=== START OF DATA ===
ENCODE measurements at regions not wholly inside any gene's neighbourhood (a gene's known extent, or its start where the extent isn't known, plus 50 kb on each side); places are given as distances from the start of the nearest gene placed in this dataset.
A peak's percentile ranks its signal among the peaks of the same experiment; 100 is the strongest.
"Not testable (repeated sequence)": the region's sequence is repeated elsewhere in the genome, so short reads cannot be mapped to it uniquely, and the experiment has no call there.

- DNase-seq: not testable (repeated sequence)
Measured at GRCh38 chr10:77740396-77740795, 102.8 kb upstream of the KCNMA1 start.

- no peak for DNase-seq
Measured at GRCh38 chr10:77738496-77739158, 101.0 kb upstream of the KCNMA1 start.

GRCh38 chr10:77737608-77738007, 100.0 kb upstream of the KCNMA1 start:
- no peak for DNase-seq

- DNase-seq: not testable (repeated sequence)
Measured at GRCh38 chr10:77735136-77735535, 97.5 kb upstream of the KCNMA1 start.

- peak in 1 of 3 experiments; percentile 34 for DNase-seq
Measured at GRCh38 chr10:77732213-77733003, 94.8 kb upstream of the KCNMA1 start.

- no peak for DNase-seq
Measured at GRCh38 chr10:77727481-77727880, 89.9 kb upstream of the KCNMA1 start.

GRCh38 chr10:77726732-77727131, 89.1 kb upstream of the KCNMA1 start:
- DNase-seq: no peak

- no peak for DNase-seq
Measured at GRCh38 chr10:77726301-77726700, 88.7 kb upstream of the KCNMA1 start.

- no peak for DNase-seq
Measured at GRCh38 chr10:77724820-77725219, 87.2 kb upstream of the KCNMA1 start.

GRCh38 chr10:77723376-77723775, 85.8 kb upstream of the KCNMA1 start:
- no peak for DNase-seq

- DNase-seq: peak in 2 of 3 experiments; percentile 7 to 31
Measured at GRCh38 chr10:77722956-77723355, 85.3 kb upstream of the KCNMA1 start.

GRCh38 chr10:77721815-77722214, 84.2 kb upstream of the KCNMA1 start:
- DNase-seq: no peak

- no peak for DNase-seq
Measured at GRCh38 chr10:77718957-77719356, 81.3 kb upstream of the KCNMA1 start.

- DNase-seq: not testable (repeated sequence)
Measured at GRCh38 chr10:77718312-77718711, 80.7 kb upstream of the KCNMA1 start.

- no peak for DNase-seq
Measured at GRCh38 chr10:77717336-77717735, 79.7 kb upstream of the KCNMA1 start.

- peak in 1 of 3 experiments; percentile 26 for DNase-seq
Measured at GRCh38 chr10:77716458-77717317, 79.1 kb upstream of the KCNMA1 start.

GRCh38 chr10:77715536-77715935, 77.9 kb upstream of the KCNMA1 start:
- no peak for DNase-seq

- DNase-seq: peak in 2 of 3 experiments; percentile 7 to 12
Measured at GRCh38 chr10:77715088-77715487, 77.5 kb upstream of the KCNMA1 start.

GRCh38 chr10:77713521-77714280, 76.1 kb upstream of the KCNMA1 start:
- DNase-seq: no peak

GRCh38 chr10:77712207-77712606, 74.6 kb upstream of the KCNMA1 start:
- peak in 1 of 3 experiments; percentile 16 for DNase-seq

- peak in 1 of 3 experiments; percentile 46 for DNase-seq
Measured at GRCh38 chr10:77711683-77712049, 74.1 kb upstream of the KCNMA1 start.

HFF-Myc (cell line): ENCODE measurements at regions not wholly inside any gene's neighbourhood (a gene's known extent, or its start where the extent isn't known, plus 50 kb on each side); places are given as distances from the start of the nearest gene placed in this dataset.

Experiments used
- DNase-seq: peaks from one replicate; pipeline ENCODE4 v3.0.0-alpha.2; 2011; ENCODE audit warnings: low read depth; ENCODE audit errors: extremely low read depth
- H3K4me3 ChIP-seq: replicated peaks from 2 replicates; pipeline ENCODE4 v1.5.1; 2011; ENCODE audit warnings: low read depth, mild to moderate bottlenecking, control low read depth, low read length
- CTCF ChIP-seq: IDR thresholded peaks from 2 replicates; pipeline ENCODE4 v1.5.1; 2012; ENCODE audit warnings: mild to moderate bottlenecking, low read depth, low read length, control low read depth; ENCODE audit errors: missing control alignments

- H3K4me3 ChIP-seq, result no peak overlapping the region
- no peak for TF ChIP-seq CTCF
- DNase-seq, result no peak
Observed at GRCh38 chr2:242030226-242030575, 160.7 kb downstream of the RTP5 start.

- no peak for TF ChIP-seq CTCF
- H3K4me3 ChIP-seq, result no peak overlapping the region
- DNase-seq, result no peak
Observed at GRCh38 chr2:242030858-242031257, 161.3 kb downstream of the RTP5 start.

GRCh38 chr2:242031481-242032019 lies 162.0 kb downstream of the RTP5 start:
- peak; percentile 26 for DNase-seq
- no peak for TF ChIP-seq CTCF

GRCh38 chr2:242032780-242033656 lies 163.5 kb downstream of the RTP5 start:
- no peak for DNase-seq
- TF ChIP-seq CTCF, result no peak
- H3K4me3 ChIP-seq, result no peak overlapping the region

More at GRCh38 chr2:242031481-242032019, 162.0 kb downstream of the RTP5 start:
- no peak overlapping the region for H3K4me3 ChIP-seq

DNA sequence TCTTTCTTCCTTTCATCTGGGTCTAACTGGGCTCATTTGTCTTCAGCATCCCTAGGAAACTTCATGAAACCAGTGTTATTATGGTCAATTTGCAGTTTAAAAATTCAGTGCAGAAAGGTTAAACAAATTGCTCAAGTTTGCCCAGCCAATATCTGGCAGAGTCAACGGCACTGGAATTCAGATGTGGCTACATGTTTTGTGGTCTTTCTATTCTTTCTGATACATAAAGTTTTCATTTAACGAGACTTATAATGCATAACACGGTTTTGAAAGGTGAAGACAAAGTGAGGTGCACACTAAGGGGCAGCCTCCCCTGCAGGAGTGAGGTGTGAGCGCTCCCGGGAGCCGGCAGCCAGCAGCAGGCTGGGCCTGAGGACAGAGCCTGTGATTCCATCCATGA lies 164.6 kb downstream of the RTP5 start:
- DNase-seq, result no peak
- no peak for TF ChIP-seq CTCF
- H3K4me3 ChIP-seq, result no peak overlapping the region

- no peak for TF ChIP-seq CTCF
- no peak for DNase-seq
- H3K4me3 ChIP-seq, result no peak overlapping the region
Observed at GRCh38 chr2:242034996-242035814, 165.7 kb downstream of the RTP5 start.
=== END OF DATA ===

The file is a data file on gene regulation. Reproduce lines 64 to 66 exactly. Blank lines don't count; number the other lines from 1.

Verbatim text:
- TF ChIP-seq CTCF, result no peak
- H3K4me3 ChIP-seq, result no peak overlapping the region

More at GRCh38 chr2:242031481-242032019, 162.0 kb downstream of the RTP5 start: